In addition to the news piece, I was also tasked with putting together the “Question of the Week” - a segment in which a question from the audience is answered by seeking help from experts. That week, the question was about whether light loses energy as it moves across an expanding universe. Thankfully, with it being a physics question, I felt at home and I quickly knew where I could find suitable experts.
I ended up getting answers to the question from two academics, which I then had to weave together with my narration, music and sound effects. This was a more complicated edit than my news piece, and it proved to be a real challenge, especially given that I had only just finished my first ever edit. However, by the end of Friday, and with plenty of help from Eva, who was assigned to mentor me, I had a finished piece. I was very pleased with the final result, given that only five days prior I had never used any editing software. Furthermore, I found the process to be a nice change from a PhD, in which producing a finished product takes a significantly longer time.
Overall, I found the learning curve at the start of the internship to be very steep, something which I expect was made slightly worse due to working remotely. That said, the first week proved to be the most difficult, and the amount I had already learnt made the subsequent weeks less daunting.
A typical week
In the most standard of weeks, I produced an audio news item, which would take up large parts of Monday-Thursday lunchtime, and then subsequently wrote it up as an article on Thursday afternoon/Friday. There were many smaller tasks to occupy me in between, such as listening to, and reviewing, the podcast from the previous week, and writing transcripts for the website.
That said, for a variety of reasons, each week is a little different. For example, the type of show being produced can vary, you may be asked to produce extra content (e.g. Question of the Week), or you may be producing your own show (more about this below).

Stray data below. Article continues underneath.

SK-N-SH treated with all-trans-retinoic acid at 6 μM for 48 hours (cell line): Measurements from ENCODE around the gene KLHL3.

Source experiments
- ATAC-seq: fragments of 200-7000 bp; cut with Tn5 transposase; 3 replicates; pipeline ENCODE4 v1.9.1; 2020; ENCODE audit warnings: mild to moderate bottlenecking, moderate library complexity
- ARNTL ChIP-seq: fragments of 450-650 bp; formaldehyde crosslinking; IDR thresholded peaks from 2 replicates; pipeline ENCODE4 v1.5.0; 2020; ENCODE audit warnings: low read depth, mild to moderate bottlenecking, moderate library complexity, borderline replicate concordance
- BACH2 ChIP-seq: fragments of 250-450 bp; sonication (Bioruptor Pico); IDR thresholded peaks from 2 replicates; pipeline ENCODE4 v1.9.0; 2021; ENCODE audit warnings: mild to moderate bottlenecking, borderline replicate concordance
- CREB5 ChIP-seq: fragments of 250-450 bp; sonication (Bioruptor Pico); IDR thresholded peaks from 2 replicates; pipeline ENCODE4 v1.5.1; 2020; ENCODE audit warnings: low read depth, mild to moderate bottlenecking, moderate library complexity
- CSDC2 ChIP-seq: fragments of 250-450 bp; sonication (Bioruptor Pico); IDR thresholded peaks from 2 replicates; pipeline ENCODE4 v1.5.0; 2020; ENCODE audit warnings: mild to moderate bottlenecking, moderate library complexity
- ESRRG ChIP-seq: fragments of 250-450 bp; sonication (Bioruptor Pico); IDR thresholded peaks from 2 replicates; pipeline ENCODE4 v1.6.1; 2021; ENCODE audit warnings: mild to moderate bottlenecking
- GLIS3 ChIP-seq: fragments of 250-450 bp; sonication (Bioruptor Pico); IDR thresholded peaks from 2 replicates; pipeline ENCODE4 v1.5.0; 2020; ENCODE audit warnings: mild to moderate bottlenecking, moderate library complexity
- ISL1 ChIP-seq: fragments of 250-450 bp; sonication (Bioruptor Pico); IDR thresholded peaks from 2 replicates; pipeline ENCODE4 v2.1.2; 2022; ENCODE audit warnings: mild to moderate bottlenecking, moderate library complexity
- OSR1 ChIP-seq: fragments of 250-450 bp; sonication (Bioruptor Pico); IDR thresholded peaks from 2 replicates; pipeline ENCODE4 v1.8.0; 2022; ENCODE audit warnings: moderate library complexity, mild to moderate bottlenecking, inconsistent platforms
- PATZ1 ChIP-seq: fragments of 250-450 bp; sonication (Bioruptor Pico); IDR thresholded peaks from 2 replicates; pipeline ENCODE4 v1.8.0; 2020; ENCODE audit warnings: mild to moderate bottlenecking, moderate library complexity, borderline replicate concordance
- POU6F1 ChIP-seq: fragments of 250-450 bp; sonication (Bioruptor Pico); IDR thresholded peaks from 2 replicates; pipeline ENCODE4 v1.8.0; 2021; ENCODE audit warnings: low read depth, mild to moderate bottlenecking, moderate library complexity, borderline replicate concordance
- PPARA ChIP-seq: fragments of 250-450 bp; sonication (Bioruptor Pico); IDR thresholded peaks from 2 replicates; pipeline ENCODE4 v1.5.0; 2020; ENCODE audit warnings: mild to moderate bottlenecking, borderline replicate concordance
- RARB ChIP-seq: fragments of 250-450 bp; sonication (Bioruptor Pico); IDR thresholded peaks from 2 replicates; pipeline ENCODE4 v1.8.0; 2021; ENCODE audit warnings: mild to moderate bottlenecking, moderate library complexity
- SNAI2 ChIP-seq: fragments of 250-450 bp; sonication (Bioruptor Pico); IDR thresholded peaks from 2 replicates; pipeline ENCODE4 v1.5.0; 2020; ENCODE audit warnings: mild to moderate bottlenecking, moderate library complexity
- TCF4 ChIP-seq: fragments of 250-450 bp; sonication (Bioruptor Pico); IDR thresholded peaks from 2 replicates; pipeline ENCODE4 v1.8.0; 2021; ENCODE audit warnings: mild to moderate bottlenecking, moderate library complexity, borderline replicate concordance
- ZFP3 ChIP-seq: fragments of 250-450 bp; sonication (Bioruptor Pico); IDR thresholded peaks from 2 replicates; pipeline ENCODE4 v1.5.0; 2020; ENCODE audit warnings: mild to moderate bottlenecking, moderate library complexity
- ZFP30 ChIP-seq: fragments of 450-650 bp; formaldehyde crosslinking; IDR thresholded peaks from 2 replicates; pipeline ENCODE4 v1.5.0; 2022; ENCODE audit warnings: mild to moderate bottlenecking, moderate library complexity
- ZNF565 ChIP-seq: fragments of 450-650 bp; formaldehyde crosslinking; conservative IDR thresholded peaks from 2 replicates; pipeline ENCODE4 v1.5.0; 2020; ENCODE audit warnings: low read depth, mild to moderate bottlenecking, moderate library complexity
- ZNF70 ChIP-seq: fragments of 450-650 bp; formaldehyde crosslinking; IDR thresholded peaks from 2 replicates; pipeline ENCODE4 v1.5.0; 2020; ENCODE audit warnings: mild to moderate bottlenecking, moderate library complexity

A typical part of every week, which I always enjoyed, is the production meeting on a Tuesday afternoon. In this meeting, the progress towards the current week’s show is discussed, in addition to reviewing the previous week’s show and planning the following week’s. When it came to reviewing the show, honest feedback was always encouraged, which I found to be very beneficial for improving the quality of my work.
Luckily, in my third week, we were allowed to go into the office. This meant that I could meet everyone in person and get into the studio, which made an immediate difference to the ease of producing something!
Producing my own show
One of the highlights of the internship was being given the opportunity to produce my own show. Due to the nature of my funding, it had to be related to my area of expertise, which is particle physics. Because of various restrictions, my show was scheduled slightly earlier than is normal for an intern, specifically at the end of my fifth week, which meant that I had to start preparing at the start of my third.
To begin with, I had to come up with various potential angles for the show. This involved chatting with various people from my field about the research they are doing, lots of discussions with Eva, and then refining my ideas at two production meetings. By the end of the fourth week, an idea was settled on: the show would be about the hunt physicists are on to look for new fundamental particles - that is, objects that we believe can’t be broken up into constituents - and the different approaches they are taking to doing this.